This review may contain spoilers. I can handle the truth.
Zoë Rose Bryant’s review published on Letterboxd:
This review may contain spoilers.
So, as I expected, while I really, really liked this on my first viewing, I flat out LOVED it on a rewatch. What could’ve easily been a smorgasbord of scrambled and satirical story beats under a lesser director absolutely soars thanks to Taika’s pitch-perfect precision and terrific tonal tightrope act. This time around, I found that its comedy was even crisper, its heart was even heavier, and its optimism was even more overwhelming. The whole cast crushes the material, but I wanna shine a light on one member in particular: Ms. Scarlett Johansson.
Going into my first viewing, I’d heard endless talk about ScarJo’s possible Best Supporting Actress nomination and how she could hypothetically be recognized for both this *and* Marriage Story come awards season. I found myself amiably charmed by her pleasant portrayal of Rosie Betzler throughout the entire film, but it wasn’t until a certain shot that everything sunk into place.
Yes, it wasn’t until Jojo unassumingly bumped into his mother’s dangling (untied) shoes that I’d truly realized the brutal brilliance in Johansson’s performance. Rosie had been this blinding bright light in the Jojo and Elsa’s lives up until this point, and she was afforded many moments of affecting affability, but it was this particular shot that’s been solely seared into my mind since my first viewing almost a month ago and kept her character at the forefront of any conversation I had about the film.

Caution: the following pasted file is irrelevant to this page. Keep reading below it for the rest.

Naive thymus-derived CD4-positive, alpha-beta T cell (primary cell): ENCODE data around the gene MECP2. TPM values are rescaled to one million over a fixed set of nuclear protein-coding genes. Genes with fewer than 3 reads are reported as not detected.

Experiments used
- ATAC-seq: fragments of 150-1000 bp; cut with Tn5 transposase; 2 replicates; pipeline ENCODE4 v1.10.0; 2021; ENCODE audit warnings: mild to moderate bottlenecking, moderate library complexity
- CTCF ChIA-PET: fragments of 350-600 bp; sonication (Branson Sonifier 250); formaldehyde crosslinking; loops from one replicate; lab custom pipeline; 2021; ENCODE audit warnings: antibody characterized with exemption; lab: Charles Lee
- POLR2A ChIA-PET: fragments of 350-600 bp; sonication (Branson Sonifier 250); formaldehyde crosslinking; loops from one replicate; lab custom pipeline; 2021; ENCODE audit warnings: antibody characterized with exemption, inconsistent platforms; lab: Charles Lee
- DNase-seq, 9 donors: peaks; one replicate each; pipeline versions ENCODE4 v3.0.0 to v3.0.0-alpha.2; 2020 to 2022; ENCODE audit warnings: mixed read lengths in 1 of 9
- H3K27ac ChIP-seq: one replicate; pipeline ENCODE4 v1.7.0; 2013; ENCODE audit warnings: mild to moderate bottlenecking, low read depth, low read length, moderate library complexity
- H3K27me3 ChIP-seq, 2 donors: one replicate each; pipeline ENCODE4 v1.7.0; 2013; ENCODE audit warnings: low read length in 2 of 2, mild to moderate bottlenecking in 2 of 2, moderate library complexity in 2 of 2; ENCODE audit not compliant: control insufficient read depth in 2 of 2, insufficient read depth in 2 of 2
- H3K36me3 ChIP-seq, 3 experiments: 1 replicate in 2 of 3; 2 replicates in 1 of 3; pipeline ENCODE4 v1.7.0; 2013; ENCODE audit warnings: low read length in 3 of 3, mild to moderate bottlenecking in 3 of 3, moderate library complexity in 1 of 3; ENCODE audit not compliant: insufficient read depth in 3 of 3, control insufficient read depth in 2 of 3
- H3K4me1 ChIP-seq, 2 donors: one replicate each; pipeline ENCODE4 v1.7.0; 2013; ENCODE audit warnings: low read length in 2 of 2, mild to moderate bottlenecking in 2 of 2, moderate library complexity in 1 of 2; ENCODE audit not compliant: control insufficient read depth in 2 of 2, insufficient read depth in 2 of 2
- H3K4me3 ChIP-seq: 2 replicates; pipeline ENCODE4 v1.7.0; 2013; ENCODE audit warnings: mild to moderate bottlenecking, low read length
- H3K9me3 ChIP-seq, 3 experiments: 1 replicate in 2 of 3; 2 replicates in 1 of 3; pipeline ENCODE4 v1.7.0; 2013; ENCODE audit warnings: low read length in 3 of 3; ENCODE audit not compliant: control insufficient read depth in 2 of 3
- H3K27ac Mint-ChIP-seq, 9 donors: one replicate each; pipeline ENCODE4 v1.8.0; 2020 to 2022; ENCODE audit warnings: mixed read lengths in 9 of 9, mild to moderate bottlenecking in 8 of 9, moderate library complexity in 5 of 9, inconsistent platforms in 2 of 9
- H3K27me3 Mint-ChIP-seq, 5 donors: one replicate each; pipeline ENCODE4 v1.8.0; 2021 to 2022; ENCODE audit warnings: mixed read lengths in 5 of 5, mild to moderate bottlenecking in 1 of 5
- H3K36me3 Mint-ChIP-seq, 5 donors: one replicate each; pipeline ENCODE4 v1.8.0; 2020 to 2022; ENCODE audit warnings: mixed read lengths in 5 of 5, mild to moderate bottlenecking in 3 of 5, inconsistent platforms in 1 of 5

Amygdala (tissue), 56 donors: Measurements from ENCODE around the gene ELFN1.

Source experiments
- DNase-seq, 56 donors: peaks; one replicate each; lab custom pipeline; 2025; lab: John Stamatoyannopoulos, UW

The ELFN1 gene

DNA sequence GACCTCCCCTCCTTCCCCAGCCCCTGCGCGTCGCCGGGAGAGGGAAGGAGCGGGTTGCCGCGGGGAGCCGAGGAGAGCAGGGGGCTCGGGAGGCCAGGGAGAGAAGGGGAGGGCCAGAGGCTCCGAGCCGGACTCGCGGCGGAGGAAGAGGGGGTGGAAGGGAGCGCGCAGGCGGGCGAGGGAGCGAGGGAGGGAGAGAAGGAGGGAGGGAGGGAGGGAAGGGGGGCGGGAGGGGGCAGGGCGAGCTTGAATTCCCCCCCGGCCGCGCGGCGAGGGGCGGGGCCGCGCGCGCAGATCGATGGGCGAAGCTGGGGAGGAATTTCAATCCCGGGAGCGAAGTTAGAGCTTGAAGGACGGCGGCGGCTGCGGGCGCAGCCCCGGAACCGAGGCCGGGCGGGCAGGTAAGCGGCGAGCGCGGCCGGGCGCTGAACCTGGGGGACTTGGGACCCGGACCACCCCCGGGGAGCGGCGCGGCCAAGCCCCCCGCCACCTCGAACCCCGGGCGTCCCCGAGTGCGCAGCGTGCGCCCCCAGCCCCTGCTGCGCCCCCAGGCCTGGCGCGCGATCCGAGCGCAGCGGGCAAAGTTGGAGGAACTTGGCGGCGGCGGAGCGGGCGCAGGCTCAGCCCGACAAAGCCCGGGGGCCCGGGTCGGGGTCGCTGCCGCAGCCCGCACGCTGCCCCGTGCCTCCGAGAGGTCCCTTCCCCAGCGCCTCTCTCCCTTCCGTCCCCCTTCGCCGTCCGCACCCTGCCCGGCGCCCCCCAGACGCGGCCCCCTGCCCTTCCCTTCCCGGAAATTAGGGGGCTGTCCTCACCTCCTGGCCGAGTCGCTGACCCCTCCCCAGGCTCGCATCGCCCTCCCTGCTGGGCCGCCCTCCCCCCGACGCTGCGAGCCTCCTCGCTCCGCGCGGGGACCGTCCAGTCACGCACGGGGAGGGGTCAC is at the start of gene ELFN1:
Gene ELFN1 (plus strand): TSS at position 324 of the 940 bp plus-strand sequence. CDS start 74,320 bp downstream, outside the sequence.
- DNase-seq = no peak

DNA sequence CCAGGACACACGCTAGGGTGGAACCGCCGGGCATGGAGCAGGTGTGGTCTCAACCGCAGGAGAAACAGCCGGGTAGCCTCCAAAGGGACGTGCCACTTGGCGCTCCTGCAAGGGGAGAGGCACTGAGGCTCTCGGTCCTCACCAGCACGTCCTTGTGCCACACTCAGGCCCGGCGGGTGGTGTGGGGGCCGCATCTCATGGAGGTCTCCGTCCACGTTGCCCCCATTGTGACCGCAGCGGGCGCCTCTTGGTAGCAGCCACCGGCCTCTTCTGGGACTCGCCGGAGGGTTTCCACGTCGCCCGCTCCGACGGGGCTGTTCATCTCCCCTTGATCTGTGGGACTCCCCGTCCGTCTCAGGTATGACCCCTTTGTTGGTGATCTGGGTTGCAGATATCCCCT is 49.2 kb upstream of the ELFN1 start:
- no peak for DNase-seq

At first, it may not seem like Johansson is doing anything too out of the ordinary, simply committing wholeheartedly the matriarchal role with her usual captivating charisma. However, when we (and Jojo) see Rosie hanging lifelessly in the town square, we automatically feel breathless, without a second thought. The raw pain of such a sight is indescribable, and memories of our time with Rosie come rushing back, whether we consciously realize it or not. From watching her employ a no-nonsense attitude while conversing with Captain Klenzendorf to listening in on her lively late-night discussions with Elsa to witnessing her lovingly dance with Jojo in their living room to hearing her continuously espouse the undying virtues of love and peace, these memories flood our brains, reminding us of all the subtle ways we slowly but surely fell in love with Rosie, even if we didn’t intend to. In the moment, it may seem like Johansson is simply delivering above-average acting, but upon this further reflection, the true beauty of her boisterous performance reveals itself. The groundwork had been meticulously laid for our inevitable emotional devastation, and we didn’t even realize it until it was too late.
As I said, everyone is utterly splendid in the film. I would love for individual nominations for Roman, Thomasin, and even Taika as well, and the cast is more than deserving of a SAG Ensemble nod (and a possible win). But from my first viewing to my post-film ruminations to this most recent rewatch, it is Johansson that has stuck with me the most. She may not be my personal Best Supporting Actress of the year (that distinction still falls to the jubilant Jennifer Lopez - go watch Hustlers!!!), but she most certainly deserves widespread acclaim for her work here, and I’m anxiously awaiting the competition in this category that awaits.